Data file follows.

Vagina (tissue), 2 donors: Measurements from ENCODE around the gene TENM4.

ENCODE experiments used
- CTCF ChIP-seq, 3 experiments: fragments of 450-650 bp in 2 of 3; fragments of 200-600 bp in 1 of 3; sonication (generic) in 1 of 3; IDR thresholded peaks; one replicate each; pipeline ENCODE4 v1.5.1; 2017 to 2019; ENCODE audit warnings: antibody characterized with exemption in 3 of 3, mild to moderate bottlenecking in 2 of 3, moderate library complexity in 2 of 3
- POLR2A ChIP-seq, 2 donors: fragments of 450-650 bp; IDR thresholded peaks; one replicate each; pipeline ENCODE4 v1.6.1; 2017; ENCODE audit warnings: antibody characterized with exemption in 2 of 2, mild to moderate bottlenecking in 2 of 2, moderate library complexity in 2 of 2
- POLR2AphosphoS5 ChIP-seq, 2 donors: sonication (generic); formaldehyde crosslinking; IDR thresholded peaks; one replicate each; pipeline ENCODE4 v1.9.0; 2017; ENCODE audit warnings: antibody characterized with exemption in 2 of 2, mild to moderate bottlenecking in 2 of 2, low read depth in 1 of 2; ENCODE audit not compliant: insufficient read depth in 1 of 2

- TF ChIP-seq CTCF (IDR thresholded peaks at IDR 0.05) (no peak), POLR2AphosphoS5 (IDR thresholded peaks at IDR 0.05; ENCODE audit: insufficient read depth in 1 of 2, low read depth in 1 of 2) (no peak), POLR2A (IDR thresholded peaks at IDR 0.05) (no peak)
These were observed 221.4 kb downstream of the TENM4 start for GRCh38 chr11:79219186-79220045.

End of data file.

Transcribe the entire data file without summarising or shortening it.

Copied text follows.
Vagina (tissue), 2 donors: Measurements from ENCODE around the gene TENM4.

ENCODE experiments used
- CTCF ChIP-seq, 3 experiments: fragments of 450-650 bp in 2 of 3; fragments of 200-600 bp in 1 of 3; sonication (generic) in 1 of 3; IDR thresholded peaks; one replicate each; pipeline ENCODE4 v1.5.1; 2017 to 2019; ENCODE audit warnings: antibody characterized with exemption in 3 of 3, mild to moderate bottlenecking in 2 of 3, moderate library complexity in 2 of 3
- POLR2A ChIP-seq, 2 donors: fragments of 450-650 bp; IDR thresholded peaks; one replicate each; pipeline ENCODE4 v1.6.1; 2017; ENCODE audit warnings: antibody characterized with exemption in 2 of 2, mild to moderate bottlenecking in 2 of 2, moderate library complexity in 2 of 2
- POLR2AphosphoS5 ChIP-seq, 2 donors: sonication (generic); formaldehyde crosslinking; IDR thresholded peaks; one replicate each; pipeline ENCODE4 v1.9.0; 2017; ENCODE audit warnings: antibody characterized with exemption in 2 of 2, mild to moderate bottlenecking in 2 of 2, low read depth in 1 of 2; ENCODE audit not compliant: insufficient read depth in 1 of 2

- TF ChIP-seq CTCF (IDR thresholded peaks at IDR 0.05) (no peak), POLR2AphosphoS5 (IDR thresholded peaks at IDR 0.05; ENCODE audit: insufficient read depth in 1 of 2, low read depth in 1 of 2) (no peak), POLR2A (IDR thresholded peaks at IDR 0.05) (no peak)
These were observed 221.4 kb downstream of the TENM4 start for GRCh38 chr11:79219186-79220045.